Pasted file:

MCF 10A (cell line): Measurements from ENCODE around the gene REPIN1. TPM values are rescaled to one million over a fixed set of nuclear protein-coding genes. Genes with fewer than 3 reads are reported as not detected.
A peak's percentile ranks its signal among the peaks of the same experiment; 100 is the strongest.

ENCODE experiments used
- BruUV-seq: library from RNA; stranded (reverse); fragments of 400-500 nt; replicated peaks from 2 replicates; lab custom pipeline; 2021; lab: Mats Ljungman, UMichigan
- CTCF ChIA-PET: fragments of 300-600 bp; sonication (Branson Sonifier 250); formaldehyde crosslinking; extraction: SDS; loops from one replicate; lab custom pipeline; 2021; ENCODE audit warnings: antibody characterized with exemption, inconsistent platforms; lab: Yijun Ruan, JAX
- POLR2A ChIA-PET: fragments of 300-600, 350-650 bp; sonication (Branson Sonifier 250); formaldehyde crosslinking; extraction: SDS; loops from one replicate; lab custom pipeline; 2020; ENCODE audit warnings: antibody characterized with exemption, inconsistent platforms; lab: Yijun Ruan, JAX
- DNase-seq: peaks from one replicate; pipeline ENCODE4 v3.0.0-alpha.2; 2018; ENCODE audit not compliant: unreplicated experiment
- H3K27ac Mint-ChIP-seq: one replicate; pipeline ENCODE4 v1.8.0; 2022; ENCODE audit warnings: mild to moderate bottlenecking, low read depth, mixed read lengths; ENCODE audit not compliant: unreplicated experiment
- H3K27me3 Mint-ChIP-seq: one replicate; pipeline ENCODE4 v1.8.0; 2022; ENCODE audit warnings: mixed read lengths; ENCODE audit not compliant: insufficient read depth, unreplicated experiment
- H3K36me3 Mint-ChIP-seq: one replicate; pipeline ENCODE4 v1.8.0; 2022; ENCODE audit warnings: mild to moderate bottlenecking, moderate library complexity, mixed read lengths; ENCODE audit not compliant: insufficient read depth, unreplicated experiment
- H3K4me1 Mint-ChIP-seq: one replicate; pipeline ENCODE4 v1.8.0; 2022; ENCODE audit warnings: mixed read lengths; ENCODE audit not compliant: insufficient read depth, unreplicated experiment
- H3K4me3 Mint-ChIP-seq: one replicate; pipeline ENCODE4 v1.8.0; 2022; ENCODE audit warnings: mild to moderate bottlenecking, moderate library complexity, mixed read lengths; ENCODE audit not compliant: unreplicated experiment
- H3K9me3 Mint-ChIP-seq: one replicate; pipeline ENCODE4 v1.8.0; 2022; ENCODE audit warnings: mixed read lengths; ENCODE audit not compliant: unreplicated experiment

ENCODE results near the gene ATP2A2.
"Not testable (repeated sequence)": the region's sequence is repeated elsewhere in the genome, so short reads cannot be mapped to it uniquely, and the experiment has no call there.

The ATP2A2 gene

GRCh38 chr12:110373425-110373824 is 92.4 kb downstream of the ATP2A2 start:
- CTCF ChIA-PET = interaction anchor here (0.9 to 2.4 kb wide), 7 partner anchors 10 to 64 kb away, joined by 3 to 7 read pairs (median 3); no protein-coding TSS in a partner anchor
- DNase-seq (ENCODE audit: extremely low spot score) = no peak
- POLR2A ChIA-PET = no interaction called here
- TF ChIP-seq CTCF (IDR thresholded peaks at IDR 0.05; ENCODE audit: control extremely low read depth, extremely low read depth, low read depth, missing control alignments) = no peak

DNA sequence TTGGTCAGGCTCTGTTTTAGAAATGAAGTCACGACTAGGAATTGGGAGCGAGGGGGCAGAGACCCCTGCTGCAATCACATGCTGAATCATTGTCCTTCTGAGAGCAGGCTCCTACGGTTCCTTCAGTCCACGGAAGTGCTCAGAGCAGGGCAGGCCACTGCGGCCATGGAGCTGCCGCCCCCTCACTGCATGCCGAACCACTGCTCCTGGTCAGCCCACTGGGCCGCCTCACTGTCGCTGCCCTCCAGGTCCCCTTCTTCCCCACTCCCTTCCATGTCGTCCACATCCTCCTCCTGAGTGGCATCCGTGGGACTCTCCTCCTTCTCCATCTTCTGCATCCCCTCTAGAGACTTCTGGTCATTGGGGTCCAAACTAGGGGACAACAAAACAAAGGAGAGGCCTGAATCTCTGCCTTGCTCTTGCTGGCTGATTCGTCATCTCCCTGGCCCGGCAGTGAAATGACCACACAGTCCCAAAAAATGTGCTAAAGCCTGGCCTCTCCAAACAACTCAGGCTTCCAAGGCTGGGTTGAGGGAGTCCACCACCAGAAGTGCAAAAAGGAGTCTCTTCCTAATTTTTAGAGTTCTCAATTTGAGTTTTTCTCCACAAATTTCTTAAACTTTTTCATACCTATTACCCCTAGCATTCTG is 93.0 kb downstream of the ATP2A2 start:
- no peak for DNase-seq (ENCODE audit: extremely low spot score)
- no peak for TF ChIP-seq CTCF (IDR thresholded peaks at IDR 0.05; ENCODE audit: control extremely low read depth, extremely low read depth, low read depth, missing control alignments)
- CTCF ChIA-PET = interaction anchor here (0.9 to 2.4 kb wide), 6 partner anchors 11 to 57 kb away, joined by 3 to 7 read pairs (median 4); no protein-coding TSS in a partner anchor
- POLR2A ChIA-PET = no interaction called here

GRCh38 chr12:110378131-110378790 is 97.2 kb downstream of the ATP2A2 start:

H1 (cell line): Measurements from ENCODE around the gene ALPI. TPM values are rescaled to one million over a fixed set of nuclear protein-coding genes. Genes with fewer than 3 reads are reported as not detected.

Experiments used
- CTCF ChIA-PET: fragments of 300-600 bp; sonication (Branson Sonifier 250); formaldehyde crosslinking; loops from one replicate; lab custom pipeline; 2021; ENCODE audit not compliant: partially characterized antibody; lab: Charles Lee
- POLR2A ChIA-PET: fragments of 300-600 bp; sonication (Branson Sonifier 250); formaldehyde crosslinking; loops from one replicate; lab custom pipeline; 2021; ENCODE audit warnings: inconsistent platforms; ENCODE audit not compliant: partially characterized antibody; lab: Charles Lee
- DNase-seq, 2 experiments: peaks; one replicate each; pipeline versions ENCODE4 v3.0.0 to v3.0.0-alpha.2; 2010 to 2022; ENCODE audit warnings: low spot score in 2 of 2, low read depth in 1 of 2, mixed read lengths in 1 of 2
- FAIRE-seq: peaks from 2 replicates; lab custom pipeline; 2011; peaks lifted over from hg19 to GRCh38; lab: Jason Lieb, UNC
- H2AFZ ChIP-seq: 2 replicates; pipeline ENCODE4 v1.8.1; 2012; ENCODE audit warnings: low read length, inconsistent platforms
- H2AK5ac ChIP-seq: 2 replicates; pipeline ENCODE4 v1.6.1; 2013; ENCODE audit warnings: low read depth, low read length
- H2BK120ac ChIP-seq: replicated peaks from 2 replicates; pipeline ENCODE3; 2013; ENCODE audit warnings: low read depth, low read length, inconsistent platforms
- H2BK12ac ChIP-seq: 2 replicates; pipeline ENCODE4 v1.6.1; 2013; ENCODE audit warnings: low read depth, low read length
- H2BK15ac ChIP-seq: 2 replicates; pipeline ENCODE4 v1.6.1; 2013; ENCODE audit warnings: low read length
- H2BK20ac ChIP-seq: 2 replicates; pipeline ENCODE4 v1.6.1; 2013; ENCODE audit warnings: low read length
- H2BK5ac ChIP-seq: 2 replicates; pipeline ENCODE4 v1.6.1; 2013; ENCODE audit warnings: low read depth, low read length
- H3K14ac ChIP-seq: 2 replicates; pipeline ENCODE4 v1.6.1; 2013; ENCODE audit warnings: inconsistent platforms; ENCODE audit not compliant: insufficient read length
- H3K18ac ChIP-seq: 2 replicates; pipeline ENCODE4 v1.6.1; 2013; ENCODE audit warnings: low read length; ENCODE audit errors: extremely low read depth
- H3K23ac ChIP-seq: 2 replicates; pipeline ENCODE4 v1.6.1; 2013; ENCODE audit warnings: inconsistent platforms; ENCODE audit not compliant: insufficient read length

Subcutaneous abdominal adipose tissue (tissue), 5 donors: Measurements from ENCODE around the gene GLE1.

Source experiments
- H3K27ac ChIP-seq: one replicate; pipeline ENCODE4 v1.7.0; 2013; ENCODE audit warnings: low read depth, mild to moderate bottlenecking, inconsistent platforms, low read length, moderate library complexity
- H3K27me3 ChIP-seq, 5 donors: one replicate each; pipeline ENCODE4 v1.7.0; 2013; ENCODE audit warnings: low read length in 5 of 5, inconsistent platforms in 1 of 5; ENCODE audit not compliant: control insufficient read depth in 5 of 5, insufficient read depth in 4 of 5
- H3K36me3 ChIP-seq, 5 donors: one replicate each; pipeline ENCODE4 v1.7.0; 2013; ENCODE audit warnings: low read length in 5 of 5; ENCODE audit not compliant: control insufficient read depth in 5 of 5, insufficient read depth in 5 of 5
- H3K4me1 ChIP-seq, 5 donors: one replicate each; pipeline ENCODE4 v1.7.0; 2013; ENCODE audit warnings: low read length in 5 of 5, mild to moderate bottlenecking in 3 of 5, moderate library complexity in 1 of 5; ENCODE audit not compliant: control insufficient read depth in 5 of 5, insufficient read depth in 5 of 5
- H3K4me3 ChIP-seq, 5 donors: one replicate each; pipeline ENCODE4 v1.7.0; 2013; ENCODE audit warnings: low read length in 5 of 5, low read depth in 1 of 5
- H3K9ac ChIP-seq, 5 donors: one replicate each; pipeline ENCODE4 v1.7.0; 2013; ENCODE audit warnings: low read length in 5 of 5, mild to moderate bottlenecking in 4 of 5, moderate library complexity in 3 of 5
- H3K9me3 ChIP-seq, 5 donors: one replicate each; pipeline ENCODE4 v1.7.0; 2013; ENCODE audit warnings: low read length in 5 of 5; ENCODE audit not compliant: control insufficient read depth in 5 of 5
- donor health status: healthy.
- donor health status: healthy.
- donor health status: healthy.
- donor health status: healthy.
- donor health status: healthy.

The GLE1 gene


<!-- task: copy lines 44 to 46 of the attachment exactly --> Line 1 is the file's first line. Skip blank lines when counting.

Subcutaneous abdominal adipose tissue (tissue), 5 donors: Measurements from ENCODE around the gene GLE1.

Source experiments
- H3K27ac ChIP-seq: one replicate; pipeline ENCODE4 v1.7.0; 2013; ENCODE audit warnings: low read depth, mild to moderate bottlenecking, inconsistent platforms, low read length, moderate library complexity